THE GREEN LADY WOOS ABINESH
Sameer Kamat, founder of admissions consulting firm MBA Crystal Ball and author of Beyond the MBA Hype: A Guide to Understanding and Surviving B-Schools, took a client’s success story and combined it with a photo of the fortunate man in front of the Statue of Liberty, to market Crystal Ball’s scholarship-facilitation services. “The green lady you see in the background has been trying hard to woo Abinesh,” says Kamat’s text below the photo of Abinesh Nimalan. “She made multiple offers he couldn’t resist. One was worth $40,000 and another that was over $100,000.”
Kamat’s introduction of Nimalan is followed by a blog post by the MBA candidate himself, who explains that Carnegie Mellon University’s Tepper School of Business had offered him the $40,000 scholarship, but he also received a full-tuition offer from The University of North Carolina’s Kenan-Flagler Business School. “After discussing with Sameer I eventually decided to take up the Kenan-Flagler admit,” Nimalan writes.
Nimalan’s post, plus his “GMAT debrief” published on MBA Crystal Ball’s site, hint at what made him attractive enough to business school admissions officers that they threw money at him. An engineer, Nimalan had worked eight years as a product developer for a global telecommunications firm, positioning him well for eastern schools coveting techies. And his sky-high GMAT score represented a potent asset. “After a hectic 5 week preparation,” he writes, “I was ready to tackle the GMAT beast in mid July 2013 and I was pleasantly surprised with the result. I had scored a 760.” That 760, considerably higher than the average at even the most elite schools, is a standout number for Tepper, whose average is 694, and for Kenan-Flagler, where the average is 687.
REWARDS FOR THE OVERQUALIFIED
Nimalan’s offers fit the scenario presented by The MBA Exchange’s CEO Dan Bauer. “The more ‘overqualified’ an admit is,” Bauer says, “the more merit-based aid he or she can expect from a less selective school.”
Some admissions consulting firms’ marketing focuses less on scholarships and more on admissions. The MBA Exchange features on its opening web page a testimonial from a client celebrating three admissions, each with scholarships of $10,000 to $50,000. People looking to find out how clients did with funding will encounter limited information among the testimonials, which mostly discuss admissions: “I got into HBS!!! Woooohooooooo! I also got into Columbia, am wait listed for Kellogg and have an interview set up for Haas.” The occasional blurb mentions scholarships. “I attended (Harvard Business School) Admit Day and have since been doing a lot of thinking about the options,” writes an Australian client. “I had decided to attend HBS but then received my admit materials from Wharton and they have offered me a US$30,000 scholarship. After much thought I have decided to attend HBS and am very excited.”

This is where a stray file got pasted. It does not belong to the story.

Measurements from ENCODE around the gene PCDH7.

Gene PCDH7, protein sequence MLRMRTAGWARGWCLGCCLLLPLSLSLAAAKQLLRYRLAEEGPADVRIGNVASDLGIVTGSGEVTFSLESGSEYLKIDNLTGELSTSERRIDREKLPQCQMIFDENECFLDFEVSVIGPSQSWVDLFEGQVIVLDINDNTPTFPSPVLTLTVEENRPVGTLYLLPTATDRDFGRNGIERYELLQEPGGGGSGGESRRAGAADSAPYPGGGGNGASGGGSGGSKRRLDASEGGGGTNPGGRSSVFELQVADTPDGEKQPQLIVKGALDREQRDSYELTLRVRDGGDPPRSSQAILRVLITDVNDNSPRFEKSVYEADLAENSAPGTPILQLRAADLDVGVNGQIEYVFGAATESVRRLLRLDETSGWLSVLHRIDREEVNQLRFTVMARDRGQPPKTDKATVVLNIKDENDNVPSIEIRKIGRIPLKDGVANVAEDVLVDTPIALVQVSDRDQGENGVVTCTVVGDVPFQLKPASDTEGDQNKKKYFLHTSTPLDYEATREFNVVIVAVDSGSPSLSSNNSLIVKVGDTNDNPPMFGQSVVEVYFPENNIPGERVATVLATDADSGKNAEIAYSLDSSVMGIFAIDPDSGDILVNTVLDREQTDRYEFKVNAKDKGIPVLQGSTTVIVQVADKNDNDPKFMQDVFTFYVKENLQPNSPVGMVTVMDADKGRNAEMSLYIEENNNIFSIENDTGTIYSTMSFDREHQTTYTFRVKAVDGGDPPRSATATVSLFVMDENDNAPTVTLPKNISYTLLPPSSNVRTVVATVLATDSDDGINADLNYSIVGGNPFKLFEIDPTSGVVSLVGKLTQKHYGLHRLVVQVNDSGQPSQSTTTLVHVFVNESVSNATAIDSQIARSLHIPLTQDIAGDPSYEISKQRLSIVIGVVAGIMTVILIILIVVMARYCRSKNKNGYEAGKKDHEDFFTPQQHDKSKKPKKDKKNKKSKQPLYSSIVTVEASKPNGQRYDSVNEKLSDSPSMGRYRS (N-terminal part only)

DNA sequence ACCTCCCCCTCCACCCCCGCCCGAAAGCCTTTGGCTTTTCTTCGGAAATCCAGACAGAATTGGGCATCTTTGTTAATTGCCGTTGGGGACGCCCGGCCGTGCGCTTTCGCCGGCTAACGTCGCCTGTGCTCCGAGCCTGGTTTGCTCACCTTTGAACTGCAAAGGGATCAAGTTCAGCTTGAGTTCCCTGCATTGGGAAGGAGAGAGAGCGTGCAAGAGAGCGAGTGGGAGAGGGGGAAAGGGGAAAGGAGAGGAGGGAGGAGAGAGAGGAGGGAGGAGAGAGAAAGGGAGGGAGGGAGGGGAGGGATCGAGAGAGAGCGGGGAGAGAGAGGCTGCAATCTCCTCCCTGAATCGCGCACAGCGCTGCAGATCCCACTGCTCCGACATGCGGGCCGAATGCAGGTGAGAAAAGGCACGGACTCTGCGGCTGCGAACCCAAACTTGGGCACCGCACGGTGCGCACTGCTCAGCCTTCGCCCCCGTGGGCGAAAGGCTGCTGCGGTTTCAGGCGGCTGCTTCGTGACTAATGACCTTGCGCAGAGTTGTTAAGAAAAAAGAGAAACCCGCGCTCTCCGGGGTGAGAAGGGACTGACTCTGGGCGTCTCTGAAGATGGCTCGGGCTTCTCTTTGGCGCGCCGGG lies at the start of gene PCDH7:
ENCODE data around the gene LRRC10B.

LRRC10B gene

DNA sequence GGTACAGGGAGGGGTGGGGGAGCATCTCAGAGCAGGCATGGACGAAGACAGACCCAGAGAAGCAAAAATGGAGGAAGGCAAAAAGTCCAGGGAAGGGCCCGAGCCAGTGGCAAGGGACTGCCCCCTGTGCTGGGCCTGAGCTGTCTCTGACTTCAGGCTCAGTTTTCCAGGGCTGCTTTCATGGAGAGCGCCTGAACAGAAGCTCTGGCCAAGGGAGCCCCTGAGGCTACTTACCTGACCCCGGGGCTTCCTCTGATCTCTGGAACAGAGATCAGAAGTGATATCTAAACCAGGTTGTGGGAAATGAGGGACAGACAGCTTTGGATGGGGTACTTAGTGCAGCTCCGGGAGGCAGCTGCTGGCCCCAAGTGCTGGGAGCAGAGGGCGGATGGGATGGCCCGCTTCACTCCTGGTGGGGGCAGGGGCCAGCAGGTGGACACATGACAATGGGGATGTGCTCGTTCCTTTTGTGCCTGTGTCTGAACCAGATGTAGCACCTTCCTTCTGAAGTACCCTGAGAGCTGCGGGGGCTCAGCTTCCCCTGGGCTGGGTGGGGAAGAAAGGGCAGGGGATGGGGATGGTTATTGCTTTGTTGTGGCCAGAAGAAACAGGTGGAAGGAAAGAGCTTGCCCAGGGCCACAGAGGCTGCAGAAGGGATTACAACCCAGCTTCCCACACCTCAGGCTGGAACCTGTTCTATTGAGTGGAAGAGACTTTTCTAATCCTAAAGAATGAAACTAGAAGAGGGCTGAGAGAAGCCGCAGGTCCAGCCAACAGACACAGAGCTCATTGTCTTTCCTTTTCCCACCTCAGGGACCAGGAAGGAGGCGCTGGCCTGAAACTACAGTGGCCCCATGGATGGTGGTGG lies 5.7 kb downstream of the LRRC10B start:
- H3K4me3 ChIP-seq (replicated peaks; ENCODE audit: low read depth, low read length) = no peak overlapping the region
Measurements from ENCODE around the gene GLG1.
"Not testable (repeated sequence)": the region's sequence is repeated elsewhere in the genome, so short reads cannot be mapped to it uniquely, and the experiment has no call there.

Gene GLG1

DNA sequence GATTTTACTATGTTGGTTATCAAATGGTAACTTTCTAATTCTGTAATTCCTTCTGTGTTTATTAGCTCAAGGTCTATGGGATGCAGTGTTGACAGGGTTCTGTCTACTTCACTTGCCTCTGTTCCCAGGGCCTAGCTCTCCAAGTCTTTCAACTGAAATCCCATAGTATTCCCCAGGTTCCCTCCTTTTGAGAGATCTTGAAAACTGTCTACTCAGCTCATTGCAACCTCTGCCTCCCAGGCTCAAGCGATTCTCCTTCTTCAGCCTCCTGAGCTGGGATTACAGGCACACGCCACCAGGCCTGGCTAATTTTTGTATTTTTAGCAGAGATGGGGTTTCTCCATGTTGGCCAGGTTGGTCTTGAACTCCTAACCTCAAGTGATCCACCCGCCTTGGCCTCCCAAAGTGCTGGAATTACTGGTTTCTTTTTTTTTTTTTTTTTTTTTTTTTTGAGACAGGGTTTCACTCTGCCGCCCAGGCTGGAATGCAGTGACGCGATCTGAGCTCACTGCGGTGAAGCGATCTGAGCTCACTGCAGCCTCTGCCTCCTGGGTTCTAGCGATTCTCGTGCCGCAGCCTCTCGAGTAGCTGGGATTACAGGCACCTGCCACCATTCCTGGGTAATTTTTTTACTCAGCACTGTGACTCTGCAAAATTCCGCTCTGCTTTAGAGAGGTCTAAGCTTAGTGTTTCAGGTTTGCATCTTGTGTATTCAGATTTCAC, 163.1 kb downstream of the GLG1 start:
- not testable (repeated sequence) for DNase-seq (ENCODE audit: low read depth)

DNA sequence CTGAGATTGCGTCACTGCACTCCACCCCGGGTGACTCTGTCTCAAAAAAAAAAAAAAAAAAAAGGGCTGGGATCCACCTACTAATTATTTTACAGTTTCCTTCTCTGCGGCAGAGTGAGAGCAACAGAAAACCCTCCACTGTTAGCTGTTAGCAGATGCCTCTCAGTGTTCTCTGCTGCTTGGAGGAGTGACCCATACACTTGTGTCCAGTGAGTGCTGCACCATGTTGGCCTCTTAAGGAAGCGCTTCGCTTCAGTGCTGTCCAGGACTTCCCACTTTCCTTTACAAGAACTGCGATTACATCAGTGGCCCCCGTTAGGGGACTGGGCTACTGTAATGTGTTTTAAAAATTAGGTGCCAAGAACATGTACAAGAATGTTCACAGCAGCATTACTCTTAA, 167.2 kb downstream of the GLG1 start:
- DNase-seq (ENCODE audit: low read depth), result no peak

A New York client writes, “I was accepted to Stern with a $50k scholarship. Thanks for all the help!”
Bauer says their consulting packages include guidance regarding scholarships. “We advise and support our clients on ‘scholarship’ essays for those business schools that feature them in the application,” Bauer says. “We also guide our clients on when and how to approach a school to request merit-based aid.”
SAYING NO TO UNREALISTIC EXPECTATIONS
Boutique consulting firm Fortuna Admissions lets the occasional testimonial speak to the scholarship money issue, as in that from a happy customer “Admitted to KELLOGG and CMU TEPPER: also secured generous scholarship.” Fortuna doesn’t post total scholarship funds received by clients because as a small firm serving applicants to elite schools, Fortuna’s total would be lower than large companies with far more clients applying to far more schools, says Fortuna director Judith Silverman Hodara. “We’re not turning over massive numbers the way some of our competitors are,” Hodara says. Also, publicizing specific scholarship amounts at specific schools could create expectations among clients, Hodara says.
“We didn’t want anybody to think, ‘Hey, I got into X, I’m going to get Y,'” Hodara says.
Finally, Hodara says, Fortuna endeavors to place students in the MBA programs that fit them best, rather than the ones that offer the most money.
THE MBA SCHOLARSHIP GAME SERIES: